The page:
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Home News First large-scale study links genes and brain anatomy to risk-taking behaviour

First large-scale study links genes and brain anatomy to risk-taking behaviour

Published on 30/01/2021

In a study of some 25,000 people, researchers at the University of Zurich have found that genes and brain anatomy influence whether someone is a risk-taker.

There is widespread evidence that people can be predisposed to take risks. However, there has been less research into how a genetic disposition translates into risky behavior. The only research to date that looked at structural brain-imaging data has come from small, nonrepresentative samples of just a few hundred people.

An international team led by neuro-economists at UZH studied the genetic information and brain scans of more than 25,000 people to understand how genetic characteristics correlate with risk-taking behavior such as drinking, smoking, driving and sexual promiscuity.

The large sample allowed the researchers to control for several variables such as age, gender and other factors to reveal that there is a link between brain function and anatomy and risky behavior.

The study, which was published in Nature Human Behavior last week, confirmed some of the areas of the brain that are expected to be associated with risky behavior. This includes the hypothalamus, where hormones such as dopamine are released, and the prefrontal cortex, which plays an important role in self-control and cognitive deliberation.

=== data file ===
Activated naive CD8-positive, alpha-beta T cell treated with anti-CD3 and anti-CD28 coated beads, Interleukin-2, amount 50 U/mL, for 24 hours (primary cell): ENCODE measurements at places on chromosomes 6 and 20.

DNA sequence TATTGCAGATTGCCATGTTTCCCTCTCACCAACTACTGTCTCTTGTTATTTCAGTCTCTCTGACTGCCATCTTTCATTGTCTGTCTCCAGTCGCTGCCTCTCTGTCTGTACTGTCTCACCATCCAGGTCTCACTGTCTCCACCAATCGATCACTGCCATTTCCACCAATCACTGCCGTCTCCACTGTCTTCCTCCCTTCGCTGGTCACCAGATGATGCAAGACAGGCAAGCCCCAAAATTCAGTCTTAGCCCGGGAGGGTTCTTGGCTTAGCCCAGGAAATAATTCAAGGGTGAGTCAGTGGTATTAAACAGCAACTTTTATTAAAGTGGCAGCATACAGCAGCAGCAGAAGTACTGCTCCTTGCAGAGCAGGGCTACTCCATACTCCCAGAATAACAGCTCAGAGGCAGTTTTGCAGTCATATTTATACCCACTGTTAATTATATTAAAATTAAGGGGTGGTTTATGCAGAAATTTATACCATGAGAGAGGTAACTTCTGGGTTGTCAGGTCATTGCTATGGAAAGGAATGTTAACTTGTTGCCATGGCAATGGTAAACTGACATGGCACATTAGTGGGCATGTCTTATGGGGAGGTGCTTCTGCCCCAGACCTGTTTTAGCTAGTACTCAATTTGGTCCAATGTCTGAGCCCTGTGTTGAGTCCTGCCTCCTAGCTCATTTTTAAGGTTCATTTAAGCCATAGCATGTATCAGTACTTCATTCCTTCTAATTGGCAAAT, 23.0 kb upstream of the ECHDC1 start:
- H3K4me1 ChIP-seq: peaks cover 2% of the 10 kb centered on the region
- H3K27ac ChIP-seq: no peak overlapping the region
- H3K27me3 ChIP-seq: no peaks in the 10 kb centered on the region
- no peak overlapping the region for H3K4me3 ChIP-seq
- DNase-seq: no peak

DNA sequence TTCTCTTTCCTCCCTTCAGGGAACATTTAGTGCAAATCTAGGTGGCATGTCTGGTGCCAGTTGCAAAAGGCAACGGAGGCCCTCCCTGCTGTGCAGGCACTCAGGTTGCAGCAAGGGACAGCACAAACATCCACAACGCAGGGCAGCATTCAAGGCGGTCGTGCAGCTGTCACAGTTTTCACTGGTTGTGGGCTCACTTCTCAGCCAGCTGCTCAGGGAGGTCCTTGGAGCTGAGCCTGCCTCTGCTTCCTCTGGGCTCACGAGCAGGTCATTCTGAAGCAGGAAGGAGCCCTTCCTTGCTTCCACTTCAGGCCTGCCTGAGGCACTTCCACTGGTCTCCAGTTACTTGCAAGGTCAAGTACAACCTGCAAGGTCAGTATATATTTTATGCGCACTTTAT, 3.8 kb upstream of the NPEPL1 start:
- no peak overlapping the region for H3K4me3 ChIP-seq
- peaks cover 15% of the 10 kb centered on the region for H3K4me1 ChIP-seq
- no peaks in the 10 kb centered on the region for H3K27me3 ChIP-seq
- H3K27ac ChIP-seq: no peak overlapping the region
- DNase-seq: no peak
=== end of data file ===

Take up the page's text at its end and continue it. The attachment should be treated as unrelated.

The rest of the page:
The more surprising finding through was the area of the brain called the cerebellum, which is not usually included in studies on risk behavior because it is mainly involved in fine motor function. The UZH study found that cerebellum in fact plays an important role in decisions about risk-taking behavior.

“In the brains of more risk-tolerant individuals, we found less gray matter in these areas. How this gray matter affects behaviour, however, still needs to be studied further,” noted Gökhan Aydogan, who was one of the co-authors of the study.

This is the first time that genetic predisposition and differences in brain anatomy have been investigated together in connection with risk-taking behavior in such a large and representative sample.

UZH/jdp